Disc two picks up with a pair of unreleased recordings from 1971, before rounding up the full Lost Years seventies collection that was released in 2003.A 1982 single (“I’m a Believer”) and a clutch of undated demos complete the package and - unusually for such a “warts and all” approach to completeness, there’s not a wart in sight.
From beginning to end, Girl in a Million is unmitigated joy and one cannot help thinking, if things had only worked out a little differently, Twinkle would today be spoken of with the same kind of (much-merited) awe as Kirsty MacColl is now regarded.A similar grasp of pop at its purest, shot through with an eye for dark and deeper topics too, and a voice that was made for singing along with.In fact, that’s one of those aforementioned alternate realities.But there’s another in which she rules the world.Move over Beatles, here’s the real sound of the sixties.
(Ditton Pye - 1 CD)
Goodness, has it really been twenty years?
Twenty years since English singer-songwriter Philip Jeays’ debut album, October, burst onto the pre-millennium, post-Britpop, pre-Napster, post-whatever scene (how excited we all were to party in 1999), alerting anyone who would listen to a performer who could have flourished in any musical era he chose.And how fortunate we are that he selected ours.
Eight albums later, and four years after his last (The Wildest Walk), Jeays at least glances back at the anniversary with two songs, “November” and “December,” that he admits “carry on the same story from ‘October’.”But he then counters the continuity with “Already April,” which has nothing to do with any of them.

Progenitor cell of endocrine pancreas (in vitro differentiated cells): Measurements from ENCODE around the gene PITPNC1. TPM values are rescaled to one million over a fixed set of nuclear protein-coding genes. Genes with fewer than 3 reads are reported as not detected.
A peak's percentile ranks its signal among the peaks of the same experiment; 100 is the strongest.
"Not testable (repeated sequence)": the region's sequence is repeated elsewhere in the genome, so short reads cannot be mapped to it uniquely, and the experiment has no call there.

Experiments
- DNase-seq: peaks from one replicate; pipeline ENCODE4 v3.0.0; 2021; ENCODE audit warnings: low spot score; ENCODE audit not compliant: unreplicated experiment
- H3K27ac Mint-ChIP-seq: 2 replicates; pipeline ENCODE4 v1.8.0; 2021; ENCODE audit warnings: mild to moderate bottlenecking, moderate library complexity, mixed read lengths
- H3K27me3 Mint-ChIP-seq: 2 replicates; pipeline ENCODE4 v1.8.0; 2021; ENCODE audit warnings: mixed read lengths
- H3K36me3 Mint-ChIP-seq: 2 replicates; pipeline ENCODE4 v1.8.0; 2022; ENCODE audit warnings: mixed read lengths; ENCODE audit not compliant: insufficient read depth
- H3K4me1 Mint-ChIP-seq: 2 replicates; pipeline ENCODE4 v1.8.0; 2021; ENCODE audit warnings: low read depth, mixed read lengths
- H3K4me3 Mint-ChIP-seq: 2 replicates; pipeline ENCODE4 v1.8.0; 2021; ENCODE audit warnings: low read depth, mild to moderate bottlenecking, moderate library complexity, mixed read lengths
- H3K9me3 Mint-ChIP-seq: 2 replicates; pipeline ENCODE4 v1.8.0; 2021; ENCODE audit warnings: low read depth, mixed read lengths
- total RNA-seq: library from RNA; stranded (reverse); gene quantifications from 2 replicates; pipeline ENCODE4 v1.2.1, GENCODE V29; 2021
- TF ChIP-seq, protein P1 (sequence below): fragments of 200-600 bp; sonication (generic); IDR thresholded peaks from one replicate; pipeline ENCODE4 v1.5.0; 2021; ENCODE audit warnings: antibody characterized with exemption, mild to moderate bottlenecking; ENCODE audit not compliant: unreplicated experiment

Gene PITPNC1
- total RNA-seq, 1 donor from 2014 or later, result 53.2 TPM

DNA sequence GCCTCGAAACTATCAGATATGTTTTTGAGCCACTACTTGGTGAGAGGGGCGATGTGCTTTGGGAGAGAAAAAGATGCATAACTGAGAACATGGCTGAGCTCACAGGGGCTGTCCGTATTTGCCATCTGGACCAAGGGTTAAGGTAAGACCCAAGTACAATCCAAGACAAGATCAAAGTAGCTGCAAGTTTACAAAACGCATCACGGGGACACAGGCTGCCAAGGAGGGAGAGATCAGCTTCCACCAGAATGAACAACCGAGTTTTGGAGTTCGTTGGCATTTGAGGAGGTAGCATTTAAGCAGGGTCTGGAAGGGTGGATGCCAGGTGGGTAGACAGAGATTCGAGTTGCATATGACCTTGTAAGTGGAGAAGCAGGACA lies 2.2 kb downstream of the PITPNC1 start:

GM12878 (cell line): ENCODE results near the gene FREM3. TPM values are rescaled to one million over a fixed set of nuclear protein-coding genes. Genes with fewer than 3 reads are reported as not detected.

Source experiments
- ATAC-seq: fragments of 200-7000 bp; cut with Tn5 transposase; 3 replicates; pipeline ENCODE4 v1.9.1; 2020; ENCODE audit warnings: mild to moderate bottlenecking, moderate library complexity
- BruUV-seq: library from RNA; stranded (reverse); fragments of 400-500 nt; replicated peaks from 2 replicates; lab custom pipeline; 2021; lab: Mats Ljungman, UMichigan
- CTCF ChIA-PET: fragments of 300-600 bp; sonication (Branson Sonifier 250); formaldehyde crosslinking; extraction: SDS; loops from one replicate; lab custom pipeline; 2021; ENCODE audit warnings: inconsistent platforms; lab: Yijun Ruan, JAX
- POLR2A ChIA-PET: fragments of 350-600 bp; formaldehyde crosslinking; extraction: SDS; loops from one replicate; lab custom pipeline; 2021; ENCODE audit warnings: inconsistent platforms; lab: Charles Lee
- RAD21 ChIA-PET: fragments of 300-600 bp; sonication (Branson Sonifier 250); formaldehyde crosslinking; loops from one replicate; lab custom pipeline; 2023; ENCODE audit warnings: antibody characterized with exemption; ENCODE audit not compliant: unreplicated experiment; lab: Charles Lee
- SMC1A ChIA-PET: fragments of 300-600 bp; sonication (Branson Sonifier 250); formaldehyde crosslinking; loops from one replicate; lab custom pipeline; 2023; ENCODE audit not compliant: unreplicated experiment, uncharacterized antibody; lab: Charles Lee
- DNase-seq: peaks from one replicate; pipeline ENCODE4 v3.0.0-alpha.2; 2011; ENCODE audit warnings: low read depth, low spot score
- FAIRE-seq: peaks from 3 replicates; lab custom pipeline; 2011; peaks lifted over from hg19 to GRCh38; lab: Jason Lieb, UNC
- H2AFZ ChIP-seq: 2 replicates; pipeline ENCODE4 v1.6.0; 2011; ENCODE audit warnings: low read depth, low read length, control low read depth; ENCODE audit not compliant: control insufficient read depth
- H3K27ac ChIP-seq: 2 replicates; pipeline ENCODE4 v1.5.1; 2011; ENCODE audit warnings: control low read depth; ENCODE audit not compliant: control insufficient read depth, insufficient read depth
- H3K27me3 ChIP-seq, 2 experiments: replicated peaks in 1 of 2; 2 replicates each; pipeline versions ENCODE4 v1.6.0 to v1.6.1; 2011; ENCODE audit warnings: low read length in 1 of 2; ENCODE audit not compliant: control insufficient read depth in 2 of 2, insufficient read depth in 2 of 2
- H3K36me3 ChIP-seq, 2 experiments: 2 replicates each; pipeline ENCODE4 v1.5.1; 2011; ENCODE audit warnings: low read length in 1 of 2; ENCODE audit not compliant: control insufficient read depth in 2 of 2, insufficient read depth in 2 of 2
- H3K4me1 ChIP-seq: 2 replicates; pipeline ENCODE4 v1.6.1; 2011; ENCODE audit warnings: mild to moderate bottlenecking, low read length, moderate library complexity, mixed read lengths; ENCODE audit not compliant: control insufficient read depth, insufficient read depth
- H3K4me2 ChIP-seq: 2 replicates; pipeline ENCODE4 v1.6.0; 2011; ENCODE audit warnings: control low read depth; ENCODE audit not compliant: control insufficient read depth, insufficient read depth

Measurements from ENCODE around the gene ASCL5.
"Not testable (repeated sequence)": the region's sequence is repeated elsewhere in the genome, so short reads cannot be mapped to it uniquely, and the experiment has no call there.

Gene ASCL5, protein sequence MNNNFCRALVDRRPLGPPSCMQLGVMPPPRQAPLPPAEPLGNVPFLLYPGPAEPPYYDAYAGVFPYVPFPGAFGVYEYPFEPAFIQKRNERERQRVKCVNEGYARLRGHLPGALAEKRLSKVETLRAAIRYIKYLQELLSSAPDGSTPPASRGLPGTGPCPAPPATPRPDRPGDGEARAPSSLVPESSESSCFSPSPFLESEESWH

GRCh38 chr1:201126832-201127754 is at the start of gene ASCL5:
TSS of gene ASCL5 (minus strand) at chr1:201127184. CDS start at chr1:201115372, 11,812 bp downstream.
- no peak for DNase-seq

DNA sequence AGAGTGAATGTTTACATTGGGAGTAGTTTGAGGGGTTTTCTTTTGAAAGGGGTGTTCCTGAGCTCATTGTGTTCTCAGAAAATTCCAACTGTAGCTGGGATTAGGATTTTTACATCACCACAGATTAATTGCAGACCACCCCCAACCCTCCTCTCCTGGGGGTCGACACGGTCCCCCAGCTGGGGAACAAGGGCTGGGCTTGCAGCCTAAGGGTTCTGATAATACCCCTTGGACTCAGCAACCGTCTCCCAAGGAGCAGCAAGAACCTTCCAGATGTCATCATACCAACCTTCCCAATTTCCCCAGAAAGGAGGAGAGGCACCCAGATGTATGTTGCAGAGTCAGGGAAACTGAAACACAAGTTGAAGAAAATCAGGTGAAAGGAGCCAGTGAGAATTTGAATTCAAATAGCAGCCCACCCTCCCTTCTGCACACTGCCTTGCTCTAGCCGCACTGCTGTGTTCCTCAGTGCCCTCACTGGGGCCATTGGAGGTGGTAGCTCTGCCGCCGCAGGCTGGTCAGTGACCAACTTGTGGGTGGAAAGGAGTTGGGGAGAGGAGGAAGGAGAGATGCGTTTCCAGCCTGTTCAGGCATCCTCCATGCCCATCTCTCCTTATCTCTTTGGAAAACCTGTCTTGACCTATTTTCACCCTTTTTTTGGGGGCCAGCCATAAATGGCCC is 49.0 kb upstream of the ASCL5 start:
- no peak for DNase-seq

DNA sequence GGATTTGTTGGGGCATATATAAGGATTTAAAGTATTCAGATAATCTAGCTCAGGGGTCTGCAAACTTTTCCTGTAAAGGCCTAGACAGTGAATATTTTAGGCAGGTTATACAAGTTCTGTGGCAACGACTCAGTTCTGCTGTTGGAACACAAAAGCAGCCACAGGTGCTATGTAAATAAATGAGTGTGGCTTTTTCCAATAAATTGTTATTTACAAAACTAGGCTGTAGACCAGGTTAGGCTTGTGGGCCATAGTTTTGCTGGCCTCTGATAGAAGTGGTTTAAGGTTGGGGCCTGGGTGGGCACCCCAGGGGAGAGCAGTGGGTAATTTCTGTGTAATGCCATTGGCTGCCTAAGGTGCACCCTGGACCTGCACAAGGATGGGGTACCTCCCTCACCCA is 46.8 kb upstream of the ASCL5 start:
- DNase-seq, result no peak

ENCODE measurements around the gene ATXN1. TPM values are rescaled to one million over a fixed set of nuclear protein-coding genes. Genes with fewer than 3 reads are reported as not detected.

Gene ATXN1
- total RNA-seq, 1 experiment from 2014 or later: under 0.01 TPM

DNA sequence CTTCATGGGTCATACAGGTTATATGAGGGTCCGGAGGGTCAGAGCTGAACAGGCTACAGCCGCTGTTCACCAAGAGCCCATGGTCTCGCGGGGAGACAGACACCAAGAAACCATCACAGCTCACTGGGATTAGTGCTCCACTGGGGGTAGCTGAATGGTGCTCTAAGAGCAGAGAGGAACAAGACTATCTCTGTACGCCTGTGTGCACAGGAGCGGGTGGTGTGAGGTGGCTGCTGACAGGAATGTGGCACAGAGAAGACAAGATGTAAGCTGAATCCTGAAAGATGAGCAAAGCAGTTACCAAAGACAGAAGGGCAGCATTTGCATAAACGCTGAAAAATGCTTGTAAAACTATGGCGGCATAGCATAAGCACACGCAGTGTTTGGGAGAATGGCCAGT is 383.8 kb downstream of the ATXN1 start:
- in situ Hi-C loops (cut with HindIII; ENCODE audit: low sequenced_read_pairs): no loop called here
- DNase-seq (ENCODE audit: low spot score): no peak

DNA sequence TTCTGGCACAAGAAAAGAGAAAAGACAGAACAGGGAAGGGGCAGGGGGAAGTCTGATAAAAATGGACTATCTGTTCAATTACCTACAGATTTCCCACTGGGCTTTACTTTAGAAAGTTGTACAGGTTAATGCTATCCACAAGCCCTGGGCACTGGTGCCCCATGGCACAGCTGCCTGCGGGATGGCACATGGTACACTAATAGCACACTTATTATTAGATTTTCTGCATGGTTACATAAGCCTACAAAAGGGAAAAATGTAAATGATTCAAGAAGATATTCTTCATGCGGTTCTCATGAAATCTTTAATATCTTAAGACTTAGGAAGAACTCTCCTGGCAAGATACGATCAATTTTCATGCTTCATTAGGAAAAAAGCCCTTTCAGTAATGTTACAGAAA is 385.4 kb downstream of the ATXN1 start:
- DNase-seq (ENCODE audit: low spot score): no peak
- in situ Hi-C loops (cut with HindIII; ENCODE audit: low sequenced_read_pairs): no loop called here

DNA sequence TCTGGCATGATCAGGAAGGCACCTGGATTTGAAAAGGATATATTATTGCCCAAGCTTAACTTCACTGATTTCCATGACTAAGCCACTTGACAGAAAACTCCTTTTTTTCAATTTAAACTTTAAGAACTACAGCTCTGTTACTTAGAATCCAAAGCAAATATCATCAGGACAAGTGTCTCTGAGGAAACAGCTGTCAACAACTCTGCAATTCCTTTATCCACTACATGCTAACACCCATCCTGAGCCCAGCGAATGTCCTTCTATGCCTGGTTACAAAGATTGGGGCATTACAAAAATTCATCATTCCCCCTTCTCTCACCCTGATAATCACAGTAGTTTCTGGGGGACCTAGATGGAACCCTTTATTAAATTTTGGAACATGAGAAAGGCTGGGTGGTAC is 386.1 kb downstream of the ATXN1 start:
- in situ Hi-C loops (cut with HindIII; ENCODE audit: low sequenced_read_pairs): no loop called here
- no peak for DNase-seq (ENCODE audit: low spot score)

It’s a typically wry Jeays gesture; as wry (although this was certainly not planned) as the fact that Angelina was released just three days on from the death of Scott Walker - perhaps the only Anglo-American songwriter with whom Jeays’ vision could be said to share its living space.(At least across Walker’s first four albums.)
There’s that same sense of high drama, eternal emotion and romance poised on a tightrope of despair, and the same barely-disguised love of Jacques Brel.Those same glances into everyday mundanity, too - the tin of peaches in “December,” the girl who swears in Dutch… “Maartje Says Nothing,” Jeays confesses, is the girl who “introduced me to Deep Purple and Alice Cooper,” and you might not be expecting it but, with a rock band suddenly blasting behind him, you know her influence lingered.
Such moments of mayhem, of course, are rare.Even with band, orchestra, horns and more to back him through the album, Jeays sounds and feels like a lone troubadour, naked bar the scantest of accompaniment - a testament to both the conviction of his vocals, the strength of his lyrics, and the sheer ferocity of his observations.(That said, the cataclysm unfolding around the epic title track runs the Jeays tonsils very close indeed.)
Lines leap out like saber toothed tigers.“What Did You Do In The War?” is already sardonically flavored by the current state of British politics and culture, a lacerating dismissal of all the nonsense that now seems “normal.”Yet still there’s one phrase that hits like a ton of well-aimed bricks:“Johnny hurt his arm.Shall we have a five minute silence?”
It’s a subjective question to say the least - who are the finest songwriters of the century-so-far?It’s one that is further skewed by the continuing relevance of so many survivors from the decades before that; and further still by the fact that many of the likeliest candidates are scarcely household names.
The thing is, that latter really doesn’t matter.Across twenty years and nine albums, Philip Jeays has consistently, and unerringly, delivered, to the point where it’d be disingenuous to even try and proclaim Angelina Supercop his finest album yet.They all are.Let’s just hope we don’t have to wait so long for the next one.
All Things Are Quite Silent - Complete Recordings 1970-71
(Cherry Tree/Cherry Red - 3CDs)
This is scarcely the first time around for Steeleye Span’s maiden triptych; between a lorry load of vinyl reissues, and CD packages from Shanachie and Castle, it would be a peculiar Span-fan indeed who did not own these in at least one or two permutations, and possibly more.